I administered flu shots all day long today. My manager had set up an appointment sheet months ago with 5-minute interval appointment slots. It wasn't until the appointment booking log was all filled out that he realized that he meant them to be 10-minute intervals. The administering part doesn't take long. Clean, jab, dispose needle, apply bandaid. But, because some flu shots came in multi-dose vials, I had to load them beforehand. And I couldn't pre-load them too far in advance due to reasons of wastage and stability. Then there were the pre-filled syringes. And then there were the ones that are saved for those who are 65+. And then the difference between public and private. Not to mention consent forms. Anyway, just sorting those things out makes the 5-minute appointment slots pretty tight. I knew I was in for a busy day. I had two chairs, one on each side of me... and I swivelled back and forth, poking people as they sat down. "Okay, NEXT!".
Here in B.C. Canada, pharmacists have the choice to go through training and be licensed as an injection pharmacist. Certain injections can be administered right in your local community pharmacy. I went through my training maybe five years ago, just to broaden my practice. As choatic and crazy as the day went, I really enjoyed it. Not the idea of inflicting pain on others, but the nice break from the dispensary. Everyone was grateful for my service because I had just saved them from a two-hour wait-time to see their doctor for a flu shot. And even though I was hella busy, I still had time while prepping the syringes, to take this photo.
My thoughts on getting the flu shot (and not just because I administer them) : I do think everyone should get the flu shot. I do think they work. And no, I do not think they cause the flu. Very often, after a flu shot, people experience flu-like symptoms because their bodies are working to make antibodies that will in future help fight flu viruses. And even if you do happen to get the flu after a flu shot, it doesn't mean the shot didn't work. There are many different strains for the flu, and the vaccine covers only certain strains. It is impossible to develop a cure-all flu vaccine because well, they are viruses... and viruses mutate so quickly to create new strains, that you cannot develop a vaccine to cure all. And that is why it is necessary to get one every year. The vaccine you get can protect you up to 70% from the flu. It is especially important for the little ones and the elderly because their immune system is comparatively weaker than the average adult. What information that doesn't get passed around is how many end up hospitalized, and even dead, because of the flu every year.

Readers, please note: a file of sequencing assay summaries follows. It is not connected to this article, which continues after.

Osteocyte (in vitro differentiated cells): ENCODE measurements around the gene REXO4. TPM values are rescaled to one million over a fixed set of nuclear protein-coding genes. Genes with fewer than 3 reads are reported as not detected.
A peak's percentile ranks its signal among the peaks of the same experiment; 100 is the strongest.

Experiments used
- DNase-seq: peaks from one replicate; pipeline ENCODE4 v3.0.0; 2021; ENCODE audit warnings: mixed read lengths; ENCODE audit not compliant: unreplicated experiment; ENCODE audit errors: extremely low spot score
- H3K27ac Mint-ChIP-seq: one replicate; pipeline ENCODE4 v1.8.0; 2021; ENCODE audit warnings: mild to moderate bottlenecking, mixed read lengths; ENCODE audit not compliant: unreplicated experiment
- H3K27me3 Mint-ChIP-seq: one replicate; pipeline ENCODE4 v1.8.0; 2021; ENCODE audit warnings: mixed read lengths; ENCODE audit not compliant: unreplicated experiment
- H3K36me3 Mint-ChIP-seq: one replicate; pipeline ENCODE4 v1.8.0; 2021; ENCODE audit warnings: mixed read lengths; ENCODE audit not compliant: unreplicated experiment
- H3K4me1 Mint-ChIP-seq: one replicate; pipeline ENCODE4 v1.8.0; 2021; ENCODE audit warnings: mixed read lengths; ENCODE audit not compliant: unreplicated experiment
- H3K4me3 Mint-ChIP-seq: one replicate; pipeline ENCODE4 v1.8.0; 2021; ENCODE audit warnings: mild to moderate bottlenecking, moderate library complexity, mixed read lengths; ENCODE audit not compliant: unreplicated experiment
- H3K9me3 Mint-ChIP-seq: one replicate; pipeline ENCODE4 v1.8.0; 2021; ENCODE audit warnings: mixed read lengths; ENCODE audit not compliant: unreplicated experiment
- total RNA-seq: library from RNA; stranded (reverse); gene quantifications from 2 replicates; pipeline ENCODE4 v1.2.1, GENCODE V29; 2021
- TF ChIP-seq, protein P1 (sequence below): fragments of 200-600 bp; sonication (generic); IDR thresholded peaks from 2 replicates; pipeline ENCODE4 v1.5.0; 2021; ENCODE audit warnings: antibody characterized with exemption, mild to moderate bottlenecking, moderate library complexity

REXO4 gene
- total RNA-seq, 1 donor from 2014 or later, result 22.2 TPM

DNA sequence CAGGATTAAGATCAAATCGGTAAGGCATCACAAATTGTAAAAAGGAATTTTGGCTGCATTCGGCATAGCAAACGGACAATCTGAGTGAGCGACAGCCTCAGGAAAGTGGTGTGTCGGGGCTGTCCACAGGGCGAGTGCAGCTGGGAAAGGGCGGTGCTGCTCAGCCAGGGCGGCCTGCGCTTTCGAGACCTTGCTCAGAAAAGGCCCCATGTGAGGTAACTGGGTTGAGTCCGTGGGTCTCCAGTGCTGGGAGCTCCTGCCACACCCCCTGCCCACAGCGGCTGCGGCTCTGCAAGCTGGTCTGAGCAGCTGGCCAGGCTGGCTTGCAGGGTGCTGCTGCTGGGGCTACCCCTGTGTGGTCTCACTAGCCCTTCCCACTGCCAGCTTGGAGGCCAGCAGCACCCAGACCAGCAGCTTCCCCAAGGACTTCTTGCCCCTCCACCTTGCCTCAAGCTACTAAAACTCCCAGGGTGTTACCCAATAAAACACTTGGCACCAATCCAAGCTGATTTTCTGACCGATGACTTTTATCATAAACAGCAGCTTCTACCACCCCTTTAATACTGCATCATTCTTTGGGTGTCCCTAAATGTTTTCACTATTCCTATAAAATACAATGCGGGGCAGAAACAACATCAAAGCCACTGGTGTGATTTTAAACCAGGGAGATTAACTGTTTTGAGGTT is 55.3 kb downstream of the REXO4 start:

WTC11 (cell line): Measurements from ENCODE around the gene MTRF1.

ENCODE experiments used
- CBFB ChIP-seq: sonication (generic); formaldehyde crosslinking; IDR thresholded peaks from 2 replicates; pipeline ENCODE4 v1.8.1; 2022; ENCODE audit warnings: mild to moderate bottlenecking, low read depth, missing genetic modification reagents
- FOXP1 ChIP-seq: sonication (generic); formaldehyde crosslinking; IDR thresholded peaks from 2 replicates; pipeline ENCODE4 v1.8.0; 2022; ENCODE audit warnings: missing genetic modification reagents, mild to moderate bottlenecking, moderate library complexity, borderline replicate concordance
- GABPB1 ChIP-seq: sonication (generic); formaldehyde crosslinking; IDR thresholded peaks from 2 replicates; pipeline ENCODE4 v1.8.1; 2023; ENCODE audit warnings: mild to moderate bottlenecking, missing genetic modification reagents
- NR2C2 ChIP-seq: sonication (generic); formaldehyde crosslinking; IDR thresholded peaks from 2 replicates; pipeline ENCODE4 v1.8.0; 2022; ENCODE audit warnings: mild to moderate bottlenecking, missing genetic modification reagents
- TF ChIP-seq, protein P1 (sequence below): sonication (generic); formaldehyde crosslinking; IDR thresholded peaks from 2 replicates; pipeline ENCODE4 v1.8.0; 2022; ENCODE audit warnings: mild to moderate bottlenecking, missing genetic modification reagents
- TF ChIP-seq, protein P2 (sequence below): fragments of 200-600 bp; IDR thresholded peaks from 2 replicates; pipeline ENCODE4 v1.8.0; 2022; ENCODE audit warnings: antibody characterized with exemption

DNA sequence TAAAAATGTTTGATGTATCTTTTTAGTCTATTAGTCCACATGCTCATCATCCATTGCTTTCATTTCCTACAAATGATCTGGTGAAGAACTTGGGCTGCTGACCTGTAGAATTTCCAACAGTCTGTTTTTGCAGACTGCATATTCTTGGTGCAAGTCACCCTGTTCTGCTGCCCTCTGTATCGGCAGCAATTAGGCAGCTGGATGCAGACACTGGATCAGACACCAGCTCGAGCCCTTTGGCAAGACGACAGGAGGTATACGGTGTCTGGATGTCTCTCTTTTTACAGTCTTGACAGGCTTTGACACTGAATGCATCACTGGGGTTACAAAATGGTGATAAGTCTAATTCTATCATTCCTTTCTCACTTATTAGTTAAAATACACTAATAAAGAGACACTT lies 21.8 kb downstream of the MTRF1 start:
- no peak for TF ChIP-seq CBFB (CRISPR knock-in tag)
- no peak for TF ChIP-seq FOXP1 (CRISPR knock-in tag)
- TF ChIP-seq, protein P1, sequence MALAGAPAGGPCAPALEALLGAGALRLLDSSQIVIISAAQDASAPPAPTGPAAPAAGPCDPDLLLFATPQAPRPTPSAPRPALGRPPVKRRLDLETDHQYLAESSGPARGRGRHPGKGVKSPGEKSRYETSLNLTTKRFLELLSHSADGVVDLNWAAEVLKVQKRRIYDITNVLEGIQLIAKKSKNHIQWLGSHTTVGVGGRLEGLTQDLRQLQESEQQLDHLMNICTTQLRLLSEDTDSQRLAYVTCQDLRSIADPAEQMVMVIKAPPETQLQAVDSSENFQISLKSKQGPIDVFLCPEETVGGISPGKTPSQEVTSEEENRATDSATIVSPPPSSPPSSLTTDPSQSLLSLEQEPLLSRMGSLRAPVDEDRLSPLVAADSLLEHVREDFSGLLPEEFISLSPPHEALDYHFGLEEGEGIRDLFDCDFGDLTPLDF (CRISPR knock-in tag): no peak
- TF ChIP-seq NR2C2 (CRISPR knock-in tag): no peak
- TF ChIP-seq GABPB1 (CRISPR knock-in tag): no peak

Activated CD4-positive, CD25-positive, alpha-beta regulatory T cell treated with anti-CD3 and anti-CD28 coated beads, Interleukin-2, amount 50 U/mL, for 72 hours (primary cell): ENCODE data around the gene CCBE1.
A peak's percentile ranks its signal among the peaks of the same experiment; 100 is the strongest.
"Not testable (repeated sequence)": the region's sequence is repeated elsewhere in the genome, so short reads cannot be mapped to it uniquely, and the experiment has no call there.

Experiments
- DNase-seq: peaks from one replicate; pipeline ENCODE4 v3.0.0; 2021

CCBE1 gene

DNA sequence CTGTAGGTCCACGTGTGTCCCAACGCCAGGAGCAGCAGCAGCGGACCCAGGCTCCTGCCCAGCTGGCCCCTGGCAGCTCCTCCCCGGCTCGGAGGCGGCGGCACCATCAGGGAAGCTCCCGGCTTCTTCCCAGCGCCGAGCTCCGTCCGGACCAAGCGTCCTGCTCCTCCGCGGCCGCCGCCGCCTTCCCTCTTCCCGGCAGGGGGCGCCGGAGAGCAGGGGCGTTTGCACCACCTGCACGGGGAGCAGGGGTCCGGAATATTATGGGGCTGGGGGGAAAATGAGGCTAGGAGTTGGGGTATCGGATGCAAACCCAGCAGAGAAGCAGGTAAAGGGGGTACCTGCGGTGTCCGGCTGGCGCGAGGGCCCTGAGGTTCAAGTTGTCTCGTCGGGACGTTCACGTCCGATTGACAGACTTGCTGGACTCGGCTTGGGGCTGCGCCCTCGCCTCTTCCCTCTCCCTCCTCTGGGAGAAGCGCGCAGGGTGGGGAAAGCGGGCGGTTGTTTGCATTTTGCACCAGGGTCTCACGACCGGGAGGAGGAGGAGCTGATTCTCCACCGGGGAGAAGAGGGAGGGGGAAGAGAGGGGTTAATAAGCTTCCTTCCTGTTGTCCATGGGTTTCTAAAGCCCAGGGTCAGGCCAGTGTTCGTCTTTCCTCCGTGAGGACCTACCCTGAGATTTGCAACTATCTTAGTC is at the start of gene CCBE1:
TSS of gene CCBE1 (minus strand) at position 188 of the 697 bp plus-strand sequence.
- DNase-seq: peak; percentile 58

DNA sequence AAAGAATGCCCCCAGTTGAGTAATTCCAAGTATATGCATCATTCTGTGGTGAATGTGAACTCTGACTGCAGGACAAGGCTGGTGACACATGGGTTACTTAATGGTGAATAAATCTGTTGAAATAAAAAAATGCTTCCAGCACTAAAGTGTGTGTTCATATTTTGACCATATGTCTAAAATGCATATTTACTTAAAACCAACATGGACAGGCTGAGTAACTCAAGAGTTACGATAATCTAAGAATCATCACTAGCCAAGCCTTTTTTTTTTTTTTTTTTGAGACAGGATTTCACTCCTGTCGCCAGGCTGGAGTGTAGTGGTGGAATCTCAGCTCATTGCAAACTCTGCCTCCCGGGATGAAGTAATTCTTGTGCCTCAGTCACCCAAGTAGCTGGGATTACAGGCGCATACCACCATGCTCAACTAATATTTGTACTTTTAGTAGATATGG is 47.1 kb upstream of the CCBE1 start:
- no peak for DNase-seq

A lot of people are skeptical of the flu shot, and sometimes, I don't argue. Everyone of course make up their own minds on what they want to believe, and very often, the media and rumours from family and friends make up a big part of their decision. I am not saying that vaccines don't come with a risk. Everything you do normally does. But the chances of you getting a major side effect versus hospitalization and deaths are highly outnumbered, and people need to take chances with better knowledge.
On a different note, did you know that with intramuscular injections ( just like the flu shot that you get in your arm ), they are done with one-inch needles? And did you know, the entire one-inch goes into your arm?